The decision marks the third time the Facebook-owned app has been banned, then permitted, in Brazil within a year, as WhatsApp and the country's courts wrangle over access to customer data for law enforcement purposes. WhatsApp generally uses end-to-end encryption, potentially making it difficult, if not impossible, for the company to access data sent through the app.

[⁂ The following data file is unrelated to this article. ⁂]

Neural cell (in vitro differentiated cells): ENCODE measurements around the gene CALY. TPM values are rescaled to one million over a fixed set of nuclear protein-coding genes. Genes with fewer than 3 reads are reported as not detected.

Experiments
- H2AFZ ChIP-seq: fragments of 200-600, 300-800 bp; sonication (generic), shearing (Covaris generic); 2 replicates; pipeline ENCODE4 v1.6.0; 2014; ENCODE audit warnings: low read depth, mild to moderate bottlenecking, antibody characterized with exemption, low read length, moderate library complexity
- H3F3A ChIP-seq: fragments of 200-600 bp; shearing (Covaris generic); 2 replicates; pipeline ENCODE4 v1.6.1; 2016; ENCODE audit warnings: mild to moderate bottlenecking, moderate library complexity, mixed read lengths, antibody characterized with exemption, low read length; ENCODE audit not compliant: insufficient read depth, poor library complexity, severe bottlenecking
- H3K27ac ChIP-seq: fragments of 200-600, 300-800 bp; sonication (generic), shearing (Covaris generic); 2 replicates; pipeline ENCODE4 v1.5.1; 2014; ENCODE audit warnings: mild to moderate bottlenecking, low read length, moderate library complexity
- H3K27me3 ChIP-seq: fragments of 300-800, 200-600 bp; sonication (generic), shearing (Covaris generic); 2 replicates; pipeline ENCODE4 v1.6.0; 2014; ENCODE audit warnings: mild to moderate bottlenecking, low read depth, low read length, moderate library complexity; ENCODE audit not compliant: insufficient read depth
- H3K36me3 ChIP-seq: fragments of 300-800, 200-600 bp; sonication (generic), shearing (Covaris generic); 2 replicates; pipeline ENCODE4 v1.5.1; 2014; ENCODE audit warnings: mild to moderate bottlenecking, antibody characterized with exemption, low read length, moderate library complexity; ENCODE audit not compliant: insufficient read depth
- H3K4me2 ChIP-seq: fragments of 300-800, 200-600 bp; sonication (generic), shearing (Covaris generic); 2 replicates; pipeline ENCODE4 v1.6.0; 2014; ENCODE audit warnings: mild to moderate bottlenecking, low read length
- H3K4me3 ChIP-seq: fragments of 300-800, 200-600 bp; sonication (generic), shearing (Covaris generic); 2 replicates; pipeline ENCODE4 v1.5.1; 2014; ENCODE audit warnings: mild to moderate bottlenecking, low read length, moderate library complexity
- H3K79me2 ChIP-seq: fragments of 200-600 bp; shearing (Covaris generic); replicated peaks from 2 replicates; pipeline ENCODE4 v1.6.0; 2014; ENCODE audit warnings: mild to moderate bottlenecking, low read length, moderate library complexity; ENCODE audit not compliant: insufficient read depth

"In his decision, the chief justice stressed how people from across Brazil, including members of the judiciary, rely on WhatsApp to communicate with others every day, and that they bear the greatest burden when a service is blocked," the company said in a statement emailed to Fast Company. "We hope that this puts an end to blocks that have punished millions of Brazilians and that people can continue using services like WhatsApp to stay in touch with those who matter to them." SM